Podcasts & RSS Feeds
Most Active Stories
- Here's What The Big I-90 Closure Will Look Like. How Will You Survive?
- Study Finds MRSA 'Superbug' Lurking At Washington Firehouses
- 5 Reasons Eating Bugs Could Save The World, According To Seattle's Own 'Bug Chef'
- When A Bomb Goes Off During Your Study On Trauma: New UW Findings On PTSD
- Report Shows Coal, Oil Trains Would Quadruple Rail Traffic, Alarming Lawmakers
News & Music Contributors
Weather with Cliff Mass
Fri March 22, 2013
Snow or no snow, Northwest spring began months ago
Snow on the third day of spring has some people wondering: what gives?
Well, actually, spring here began a long time ago, says KPLU weather expert Cliff Mass.
“The problem we have here in the Northwest is spring lasts too long,” says Mass, professor of Atmospheric Sciences at the University of Washington.
According to Mass, our spring begins right after the worst of winter, which hits us in November and early December.
“And summer doesn’t start to start until the middle of July here. So it’s a gradual improvement,” he says.
Northwest spring stretches from January to June
So our spring extends from January to June? Pretty much, says Mass. Evidence: look East, young man.
“Compare that against the East Coast. There, it’s completely different. They have a real winter in December and January. And they can have snow all the way until March,” he says.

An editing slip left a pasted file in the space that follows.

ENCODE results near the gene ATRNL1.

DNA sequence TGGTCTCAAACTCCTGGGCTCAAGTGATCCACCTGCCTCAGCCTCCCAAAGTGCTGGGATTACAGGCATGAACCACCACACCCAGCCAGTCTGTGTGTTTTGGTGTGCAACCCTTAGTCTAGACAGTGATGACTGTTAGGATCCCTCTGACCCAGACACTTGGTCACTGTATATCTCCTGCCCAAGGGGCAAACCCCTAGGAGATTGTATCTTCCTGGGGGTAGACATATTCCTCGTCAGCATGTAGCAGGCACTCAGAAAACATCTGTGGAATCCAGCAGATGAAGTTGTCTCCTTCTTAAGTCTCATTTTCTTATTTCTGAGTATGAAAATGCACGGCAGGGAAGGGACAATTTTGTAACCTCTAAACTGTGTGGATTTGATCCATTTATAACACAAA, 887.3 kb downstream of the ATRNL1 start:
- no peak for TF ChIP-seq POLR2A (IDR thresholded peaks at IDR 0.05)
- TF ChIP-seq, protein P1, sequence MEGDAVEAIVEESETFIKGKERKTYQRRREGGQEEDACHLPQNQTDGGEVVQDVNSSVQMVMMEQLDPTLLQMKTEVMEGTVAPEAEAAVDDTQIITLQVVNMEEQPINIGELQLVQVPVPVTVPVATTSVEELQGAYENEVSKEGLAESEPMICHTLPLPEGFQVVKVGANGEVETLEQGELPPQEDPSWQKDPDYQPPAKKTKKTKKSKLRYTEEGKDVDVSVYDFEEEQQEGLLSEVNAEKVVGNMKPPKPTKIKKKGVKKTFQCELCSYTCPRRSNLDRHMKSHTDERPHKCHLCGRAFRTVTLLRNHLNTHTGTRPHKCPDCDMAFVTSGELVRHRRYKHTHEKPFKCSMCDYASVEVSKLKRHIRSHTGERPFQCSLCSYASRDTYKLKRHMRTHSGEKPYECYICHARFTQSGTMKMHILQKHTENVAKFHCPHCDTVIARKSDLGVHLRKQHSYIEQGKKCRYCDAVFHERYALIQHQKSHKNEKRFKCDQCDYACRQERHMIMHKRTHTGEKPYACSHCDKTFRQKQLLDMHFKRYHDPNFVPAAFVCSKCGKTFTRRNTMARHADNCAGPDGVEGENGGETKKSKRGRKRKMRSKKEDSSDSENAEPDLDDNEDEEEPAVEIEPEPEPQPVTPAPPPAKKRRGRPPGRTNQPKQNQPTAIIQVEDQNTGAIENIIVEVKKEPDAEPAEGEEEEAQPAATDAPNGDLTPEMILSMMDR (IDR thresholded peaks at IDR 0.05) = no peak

But come April, the East Coast switches gear.
“They really switch out of it very quickly. So by the time they get into April, they can get 70s and 80s. And May is getting to be a nice month, and June — well, that’s real summer. But it’s not like that around here.”
Why so slow?
So what’s the difference? Why are we so slow to improve?
The answer, Mass says, is the Pacific Ocean.
“Upstream of the East Coast, they have all this land. It’s a continental area that warms up quickly. So temperatures start coming up very rapidly.
“But for us, we have this ocean. And this ocean doesn’t warm up very much at all; (it warms up) very, very slowly. The air’s coming up over the ocean,” says Mass.
So in sum, don’t expect any real warmth anytime soon. But the good news is things will dry up this weekend.
Weekend forecast: Drier with ‘considerable amount of sunshine’
“We’re expecting a generally dry weekend with temperatures slowly warming up, maybe around 50s,” says Mass, adding the showers will start to fade out late in the day Friday.
“And we should see considerable amount of sunshine,” he says.
The one exception is the coast, which will see some clouds and a chance of light showers on Saturday. By Sunday, though, the coast should be all clear.
Do you have a weather question? Cliff Mass and Keith Seinfeld occasionally answer reader questions on the air. Share yours here.
The weekly KPLU feature "Weather with Cliff Mass" airs every Friday at 9 a.m. immediately following BirdNote, and repeats twice on Friday afternoons during All Things Considered. The feature is hosted by KPLU’s Science and Health reporter Keith Seinfeld. Cliff Mass is a University of Washington Professor of Atmospheric Sciences, a renowned Seattle weather prognosticator, and a popular weather blogger. You can also subscribe to a podcast of “Weather with Cliff Mass” shows.